Books: Glennon Doyle Melton’s “Love Warrior”, as reviewed by Pranada Devi

Glennon Doyle Melton of “Carry On, Warrior” and “Momastery” fame has returned with a new bestseller: the devastatingly honest “Love Warrior”. Melton takes the reader into her experience of understanding from a young age that it was not safe to be herself or to be in her body. She narrates her descent into bulimia, impersonal sex and addiction, and how close she came to losing her family and herself before a crisis happened that changed all her plans: she got pregnant, and decided to keep the baby and get sober. Her boyfriend decided to step up and propose. They got married, and started a family.

But, as Melton discovered, the wedding isn’t the finish line. And there was a whole other series of lessons to learn about herself, about her husband, and about love before she could find the happiness she thought would be waiting on the other side of the wedding ring. Indeed, as their three children grew, Melton found herself further and further away from her husband. The two were not able to understand each other’s emotional needs, let alone meet them. Finally, she found herself in crisis again, but this time, instead of being the anchor that helped her find a way to move forward, her marriage and family were the very things drawn into question: her husband had been repeatedly unfaithful to her.

“Love Warrior” is the story of doing the painful, overwhelming work of showing up, moment by moment, to find one’s truth in the midst of suffering, to gain understanding, and to deeply contemplate the nature of divine unconditional love when one feels so unloved. It tackles the questions of what it means to love and to be truly intimate. Both Melton and her husband commit and step up to being fully present for themselves and each other. Her husband literally turns his life around, courageously workshopping his porn addiction in therapy, and serves their family selflessly. Melton finally finds the ability to be fully present in her body, to enjoy food and intimacy. As “Love Warrior” ends, you get the sense that both she and her husband have travelled long and arduous journeys and finally come to a place of redemption for their marriage, a place where they can make a more healthy beginning together.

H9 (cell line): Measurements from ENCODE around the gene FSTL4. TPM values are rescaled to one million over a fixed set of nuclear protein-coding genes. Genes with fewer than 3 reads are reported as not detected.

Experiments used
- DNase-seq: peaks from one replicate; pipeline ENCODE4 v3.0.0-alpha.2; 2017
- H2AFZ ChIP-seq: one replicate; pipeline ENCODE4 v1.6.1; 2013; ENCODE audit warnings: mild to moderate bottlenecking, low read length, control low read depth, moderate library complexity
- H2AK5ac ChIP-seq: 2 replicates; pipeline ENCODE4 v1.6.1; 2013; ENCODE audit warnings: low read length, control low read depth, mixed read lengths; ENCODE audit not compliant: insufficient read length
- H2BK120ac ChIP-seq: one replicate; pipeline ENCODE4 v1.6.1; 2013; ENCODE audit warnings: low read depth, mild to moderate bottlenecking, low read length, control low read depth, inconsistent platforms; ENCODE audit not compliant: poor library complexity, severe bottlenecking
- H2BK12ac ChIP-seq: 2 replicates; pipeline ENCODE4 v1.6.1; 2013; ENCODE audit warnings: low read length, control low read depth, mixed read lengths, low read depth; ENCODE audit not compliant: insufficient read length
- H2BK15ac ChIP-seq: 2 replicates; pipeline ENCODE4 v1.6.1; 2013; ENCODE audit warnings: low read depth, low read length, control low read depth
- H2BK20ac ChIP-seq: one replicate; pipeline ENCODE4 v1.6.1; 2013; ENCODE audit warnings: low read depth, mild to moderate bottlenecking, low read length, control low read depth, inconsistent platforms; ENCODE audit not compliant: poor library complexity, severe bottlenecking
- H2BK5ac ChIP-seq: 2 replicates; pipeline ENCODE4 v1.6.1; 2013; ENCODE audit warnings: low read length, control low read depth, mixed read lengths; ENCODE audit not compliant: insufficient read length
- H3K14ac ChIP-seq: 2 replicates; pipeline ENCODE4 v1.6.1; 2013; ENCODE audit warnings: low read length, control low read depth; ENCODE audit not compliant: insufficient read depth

But the story doesn’t end there. After “Love Warrior” had already gone to print, after the publicity schedules had already been drawn up, Melton stunned her blog readers with the news that after all that, she and her husband were separating. With book sales on the line, with the apparent narrative of “Love Warrior” called into question, Melton might well have been tempted to keep the end of her marriage under wraps until the book had hit the market and the sales been racked up. But that would be turning her back on the commitment she had made to be honest with her readers. So, knowing the damage it could do to the book’s sales, knowing the deluge of judgment and criticism that would (and did) show up in the comments, she came forward anyway.

The end of “Love Warrior” sees Melton and her husband having finally reached a healthy baseline from which a relationship could grow. But I’m reminded of W. Somerset Maugham’s quote, “We are not the same persons this year as last; nor are those we love. It is a happy chance if we, changing, continue to love a changed person.” The kind of radical transformation Melton has undergone can result in new-found incompatibility with the partner sought before the transformation, even if that partner has made quantum shifts too. Getting to a healthy baseline doesn’t mean you’re with the right person. And as Melton has put it, that doesn’t mean the marriage failed, so much as that, perhaps, its work is now complete. Ultimately, to be a warrior for love means to show up for what the moment contains, instead of remaining attached to an outcome. In any case, the end of Melton’s marriage is between her and her husband and their God. But it in no way undermines the validity of the journey of “Love Warrior.”

PranadaPranada Devi got a degree in music before realizing she was better at communications than at singing opera. Her art song translations are still in demand on the lieder.net database. She is the Managing Editor of Parvati Magazine, and the Communications Manager for Kupid’s Play Records. In addition, she is the editor for Parvati’s forthcoming books “Confessions of a Former Yoga Junkie” and “Aonani and the Emissary of the Blue Star”.

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